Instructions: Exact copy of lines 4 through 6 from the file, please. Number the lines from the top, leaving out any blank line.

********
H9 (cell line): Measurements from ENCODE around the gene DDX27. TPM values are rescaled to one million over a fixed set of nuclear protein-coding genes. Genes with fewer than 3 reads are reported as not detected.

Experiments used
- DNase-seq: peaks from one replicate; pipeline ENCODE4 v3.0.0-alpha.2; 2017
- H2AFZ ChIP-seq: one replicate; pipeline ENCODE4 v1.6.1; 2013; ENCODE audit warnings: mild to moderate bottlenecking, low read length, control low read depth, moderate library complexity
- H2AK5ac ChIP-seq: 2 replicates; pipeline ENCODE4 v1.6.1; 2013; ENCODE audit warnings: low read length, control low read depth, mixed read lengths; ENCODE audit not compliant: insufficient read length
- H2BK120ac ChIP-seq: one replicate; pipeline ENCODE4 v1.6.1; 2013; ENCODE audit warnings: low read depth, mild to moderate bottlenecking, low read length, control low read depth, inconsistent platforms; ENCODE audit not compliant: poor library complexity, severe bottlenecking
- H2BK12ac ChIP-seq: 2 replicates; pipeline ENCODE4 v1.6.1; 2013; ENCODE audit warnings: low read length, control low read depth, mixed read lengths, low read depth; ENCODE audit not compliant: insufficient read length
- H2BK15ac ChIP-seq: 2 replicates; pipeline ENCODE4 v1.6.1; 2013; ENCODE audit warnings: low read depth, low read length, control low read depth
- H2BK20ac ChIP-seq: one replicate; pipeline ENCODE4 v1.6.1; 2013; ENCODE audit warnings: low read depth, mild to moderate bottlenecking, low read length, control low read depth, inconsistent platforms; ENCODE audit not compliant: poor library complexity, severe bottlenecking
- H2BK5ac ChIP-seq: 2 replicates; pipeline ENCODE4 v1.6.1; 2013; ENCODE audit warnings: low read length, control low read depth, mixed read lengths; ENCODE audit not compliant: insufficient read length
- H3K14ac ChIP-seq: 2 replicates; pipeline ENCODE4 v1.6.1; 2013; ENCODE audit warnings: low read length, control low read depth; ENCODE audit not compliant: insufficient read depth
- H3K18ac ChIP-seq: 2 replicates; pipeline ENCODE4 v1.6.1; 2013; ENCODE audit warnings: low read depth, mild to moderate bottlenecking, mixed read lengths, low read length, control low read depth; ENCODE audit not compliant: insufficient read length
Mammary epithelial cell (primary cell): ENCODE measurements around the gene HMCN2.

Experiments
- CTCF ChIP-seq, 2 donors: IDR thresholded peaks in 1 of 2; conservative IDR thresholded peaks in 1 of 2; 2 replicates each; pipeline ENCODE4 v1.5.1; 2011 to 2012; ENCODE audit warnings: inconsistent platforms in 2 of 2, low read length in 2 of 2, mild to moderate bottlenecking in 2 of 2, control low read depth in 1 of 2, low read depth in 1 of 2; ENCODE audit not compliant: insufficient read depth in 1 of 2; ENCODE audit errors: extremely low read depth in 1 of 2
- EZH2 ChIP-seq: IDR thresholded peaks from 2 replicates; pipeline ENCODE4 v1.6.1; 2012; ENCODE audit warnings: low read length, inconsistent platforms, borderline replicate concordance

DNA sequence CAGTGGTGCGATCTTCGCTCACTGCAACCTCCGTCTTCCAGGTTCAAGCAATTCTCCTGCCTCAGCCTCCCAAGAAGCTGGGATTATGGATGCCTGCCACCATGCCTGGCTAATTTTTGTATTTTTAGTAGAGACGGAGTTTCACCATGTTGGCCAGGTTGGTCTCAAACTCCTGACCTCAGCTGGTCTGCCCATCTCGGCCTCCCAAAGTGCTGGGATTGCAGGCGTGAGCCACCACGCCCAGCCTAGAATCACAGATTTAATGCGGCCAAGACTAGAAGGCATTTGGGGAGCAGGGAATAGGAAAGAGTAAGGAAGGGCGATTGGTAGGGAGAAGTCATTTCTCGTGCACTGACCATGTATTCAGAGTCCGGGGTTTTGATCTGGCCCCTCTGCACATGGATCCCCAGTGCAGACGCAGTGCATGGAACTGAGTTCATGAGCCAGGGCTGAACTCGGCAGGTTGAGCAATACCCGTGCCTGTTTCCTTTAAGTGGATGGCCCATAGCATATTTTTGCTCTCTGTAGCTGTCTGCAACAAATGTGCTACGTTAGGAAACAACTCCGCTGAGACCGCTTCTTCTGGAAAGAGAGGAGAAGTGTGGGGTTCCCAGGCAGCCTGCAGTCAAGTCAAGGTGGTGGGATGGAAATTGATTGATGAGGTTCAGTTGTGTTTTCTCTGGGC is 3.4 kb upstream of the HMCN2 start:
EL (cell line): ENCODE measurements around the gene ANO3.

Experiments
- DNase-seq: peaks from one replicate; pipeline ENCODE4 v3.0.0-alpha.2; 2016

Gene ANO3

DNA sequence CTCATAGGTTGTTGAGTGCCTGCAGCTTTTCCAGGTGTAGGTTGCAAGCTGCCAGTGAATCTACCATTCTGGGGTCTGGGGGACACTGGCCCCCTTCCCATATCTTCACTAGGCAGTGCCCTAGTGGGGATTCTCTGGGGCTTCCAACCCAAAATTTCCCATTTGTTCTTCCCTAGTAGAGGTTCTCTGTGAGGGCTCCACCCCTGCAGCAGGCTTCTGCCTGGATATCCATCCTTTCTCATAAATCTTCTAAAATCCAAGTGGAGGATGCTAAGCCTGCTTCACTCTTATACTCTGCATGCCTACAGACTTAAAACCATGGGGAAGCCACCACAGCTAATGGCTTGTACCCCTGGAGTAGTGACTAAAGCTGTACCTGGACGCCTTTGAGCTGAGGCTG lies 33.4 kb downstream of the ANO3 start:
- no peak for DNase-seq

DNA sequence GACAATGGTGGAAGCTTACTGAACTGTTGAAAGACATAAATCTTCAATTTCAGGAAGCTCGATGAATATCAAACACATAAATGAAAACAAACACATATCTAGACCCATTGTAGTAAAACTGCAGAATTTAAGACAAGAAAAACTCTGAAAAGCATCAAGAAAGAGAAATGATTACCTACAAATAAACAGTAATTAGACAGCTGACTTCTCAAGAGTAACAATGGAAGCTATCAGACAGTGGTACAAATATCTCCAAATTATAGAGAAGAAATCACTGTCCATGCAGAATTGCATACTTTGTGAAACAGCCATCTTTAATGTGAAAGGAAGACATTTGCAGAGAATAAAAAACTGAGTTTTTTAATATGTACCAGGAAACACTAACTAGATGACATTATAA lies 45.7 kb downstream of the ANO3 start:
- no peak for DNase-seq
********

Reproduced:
- H2AFZ ChIP-seq: one replicate; pipeline ENCODE4 v1.6.1; 2013; ENCODE audit warnings: mild to moderate bottlenecking, low read length, control low read depth, moderate library complexity
- H2AK5ac ChIP-seq: 2 replicates; pipeline ENCODE4 v1.6.1; 2013; ENCODE audit warnings: low read length, control low read depth, mixed read lengths; ENCODE audit not compliant: insufficient read length
- H2BK120ac ChIP-seq: one replicate; pipeline ENCODE4 v1.6.1; 2013; ENCODE audit warnings: low read depth, mild to moderate bottlenecking, low read length, control low read depth, inconsistent platforms; ENCODE audit not compliant: poor library complexity, severe bottlenecking